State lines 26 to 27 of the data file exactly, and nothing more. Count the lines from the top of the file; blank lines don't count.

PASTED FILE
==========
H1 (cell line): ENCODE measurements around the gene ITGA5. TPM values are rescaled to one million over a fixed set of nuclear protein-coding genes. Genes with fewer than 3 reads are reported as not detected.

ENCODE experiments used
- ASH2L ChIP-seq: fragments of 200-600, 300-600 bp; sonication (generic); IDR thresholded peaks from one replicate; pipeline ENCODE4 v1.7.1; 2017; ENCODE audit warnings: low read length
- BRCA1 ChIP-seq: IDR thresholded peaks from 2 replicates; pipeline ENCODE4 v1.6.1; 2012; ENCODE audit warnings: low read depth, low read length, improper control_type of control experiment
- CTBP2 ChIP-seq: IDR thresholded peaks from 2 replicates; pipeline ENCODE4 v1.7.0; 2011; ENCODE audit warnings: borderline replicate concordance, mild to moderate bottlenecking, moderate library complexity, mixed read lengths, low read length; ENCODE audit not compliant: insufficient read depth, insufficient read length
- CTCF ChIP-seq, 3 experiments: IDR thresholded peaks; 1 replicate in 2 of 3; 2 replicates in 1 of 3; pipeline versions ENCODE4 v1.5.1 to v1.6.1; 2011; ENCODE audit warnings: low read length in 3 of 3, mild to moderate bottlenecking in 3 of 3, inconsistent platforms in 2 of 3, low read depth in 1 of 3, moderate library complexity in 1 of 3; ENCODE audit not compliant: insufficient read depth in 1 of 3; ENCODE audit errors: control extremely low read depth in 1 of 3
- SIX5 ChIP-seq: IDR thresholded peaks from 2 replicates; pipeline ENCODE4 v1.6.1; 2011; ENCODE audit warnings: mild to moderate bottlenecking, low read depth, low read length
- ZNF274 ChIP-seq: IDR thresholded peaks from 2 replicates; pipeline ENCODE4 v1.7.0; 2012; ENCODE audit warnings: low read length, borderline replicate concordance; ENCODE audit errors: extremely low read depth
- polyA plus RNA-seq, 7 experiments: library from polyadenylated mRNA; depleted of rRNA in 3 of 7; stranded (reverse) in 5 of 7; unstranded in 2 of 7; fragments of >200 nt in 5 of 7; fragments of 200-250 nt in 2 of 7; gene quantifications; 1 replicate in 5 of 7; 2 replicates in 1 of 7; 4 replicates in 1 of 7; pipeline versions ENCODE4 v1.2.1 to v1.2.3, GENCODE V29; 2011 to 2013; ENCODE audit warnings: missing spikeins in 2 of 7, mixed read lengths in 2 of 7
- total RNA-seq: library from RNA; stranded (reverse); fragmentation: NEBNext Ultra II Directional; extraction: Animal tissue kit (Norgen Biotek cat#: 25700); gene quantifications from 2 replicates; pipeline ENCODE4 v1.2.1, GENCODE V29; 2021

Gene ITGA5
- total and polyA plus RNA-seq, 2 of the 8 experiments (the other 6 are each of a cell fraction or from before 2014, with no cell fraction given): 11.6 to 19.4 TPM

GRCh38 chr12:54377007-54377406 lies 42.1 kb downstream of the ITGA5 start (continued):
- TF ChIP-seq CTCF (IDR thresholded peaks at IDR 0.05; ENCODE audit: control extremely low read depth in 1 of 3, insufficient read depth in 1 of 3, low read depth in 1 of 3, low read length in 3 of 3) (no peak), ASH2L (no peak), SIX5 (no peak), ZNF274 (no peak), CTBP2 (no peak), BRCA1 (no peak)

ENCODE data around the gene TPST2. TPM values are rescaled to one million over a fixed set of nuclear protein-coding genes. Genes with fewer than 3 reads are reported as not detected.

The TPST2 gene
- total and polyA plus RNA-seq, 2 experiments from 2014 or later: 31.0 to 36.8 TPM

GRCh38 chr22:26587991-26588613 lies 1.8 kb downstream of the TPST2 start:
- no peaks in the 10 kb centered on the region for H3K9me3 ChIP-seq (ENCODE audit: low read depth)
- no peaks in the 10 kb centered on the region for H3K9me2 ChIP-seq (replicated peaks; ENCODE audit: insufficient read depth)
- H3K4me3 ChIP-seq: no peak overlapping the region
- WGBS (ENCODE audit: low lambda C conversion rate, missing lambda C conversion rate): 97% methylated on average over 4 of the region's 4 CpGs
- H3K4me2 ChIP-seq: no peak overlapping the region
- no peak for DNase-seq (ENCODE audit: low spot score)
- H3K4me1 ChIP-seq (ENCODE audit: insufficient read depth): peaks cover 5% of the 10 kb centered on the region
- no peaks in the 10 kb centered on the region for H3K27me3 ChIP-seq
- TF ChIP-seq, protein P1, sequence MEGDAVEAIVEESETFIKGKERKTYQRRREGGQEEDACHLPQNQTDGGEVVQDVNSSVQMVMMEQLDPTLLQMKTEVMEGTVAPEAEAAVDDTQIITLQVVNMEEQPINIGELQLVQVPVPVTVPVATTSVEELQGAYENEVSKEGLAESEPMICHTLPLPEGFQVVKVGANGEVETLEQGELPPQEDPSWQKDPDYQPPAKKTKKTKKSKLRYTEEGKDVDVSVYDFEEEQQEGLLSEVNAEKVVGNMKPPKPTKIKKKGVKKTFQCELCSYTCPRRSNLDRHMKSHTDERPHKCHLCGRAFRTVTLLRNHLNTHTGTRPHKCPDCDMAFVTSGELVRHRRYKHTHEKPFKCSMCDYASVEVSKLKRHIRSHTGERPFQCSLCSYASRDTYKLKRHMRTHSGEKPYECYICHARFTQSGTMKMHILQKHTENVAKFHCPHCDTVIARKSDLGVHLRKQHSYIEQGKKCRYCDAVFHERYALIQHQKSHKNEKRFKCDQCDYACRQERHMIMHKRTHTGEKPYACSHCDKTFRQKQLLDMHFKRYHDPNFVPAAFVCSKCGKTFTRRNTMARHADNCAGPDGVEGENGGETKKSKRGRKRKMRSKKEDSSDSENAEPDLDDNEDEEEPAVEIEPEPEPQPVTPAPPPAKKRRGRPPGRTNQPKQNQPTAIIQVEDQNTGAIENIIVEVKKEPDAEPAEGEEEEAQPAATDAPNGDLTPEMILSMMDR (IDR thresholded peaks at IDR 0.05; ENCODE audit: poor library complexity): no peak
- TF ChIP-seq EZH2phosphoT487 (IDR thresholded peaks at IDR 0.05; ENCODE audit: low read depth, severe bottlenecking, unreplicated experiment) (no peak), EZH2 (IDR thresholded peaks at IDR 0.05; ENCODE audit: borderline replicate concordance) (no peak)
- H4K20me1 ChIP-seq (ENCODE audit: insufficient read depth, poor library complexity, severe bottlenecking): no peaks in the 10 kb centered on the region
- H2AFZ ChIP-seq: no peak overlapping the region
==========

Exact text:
- no peaks in the 10 kb centered on the region for H3K27me3 ChIP-seq
- TF ChIP-seq, protein P1, sequence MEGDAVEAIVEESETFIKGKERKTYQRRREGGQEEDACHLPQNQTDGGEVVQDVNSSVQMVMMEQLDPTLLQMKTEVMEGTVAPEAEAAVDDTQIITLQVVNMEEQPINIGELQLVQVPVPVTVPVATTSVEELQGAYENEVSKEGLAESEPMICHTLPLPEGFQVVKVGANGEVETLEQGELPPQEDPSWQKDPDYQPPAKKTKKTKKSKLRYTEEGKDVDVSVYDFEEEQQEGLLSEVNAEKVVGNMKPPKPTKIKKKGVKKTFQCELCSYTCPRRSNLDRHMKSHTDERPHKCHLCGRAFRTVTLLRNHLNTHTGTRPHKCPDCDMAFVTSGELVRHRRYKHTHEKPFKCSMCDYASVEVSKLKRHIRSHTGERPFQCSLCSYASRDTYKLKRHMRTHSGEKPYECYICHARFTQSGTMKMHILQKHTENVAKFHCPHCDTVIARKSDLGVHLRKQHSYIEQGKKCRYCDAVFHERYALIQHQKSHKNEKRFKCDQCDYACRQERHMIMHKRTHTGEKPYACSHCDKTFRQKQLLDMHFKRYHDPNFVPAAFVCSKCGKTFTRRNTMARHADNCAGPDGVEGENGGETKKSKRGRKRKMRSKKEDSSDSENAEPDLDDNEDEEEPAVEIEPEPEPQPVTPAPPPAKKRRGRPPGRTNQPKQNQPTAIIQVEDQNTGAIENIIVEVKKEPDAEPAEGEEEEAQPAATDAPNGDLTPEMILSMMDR (IDR thresholded peaks at IDR 0.05; ENCODE audit: poor library complexity): no peak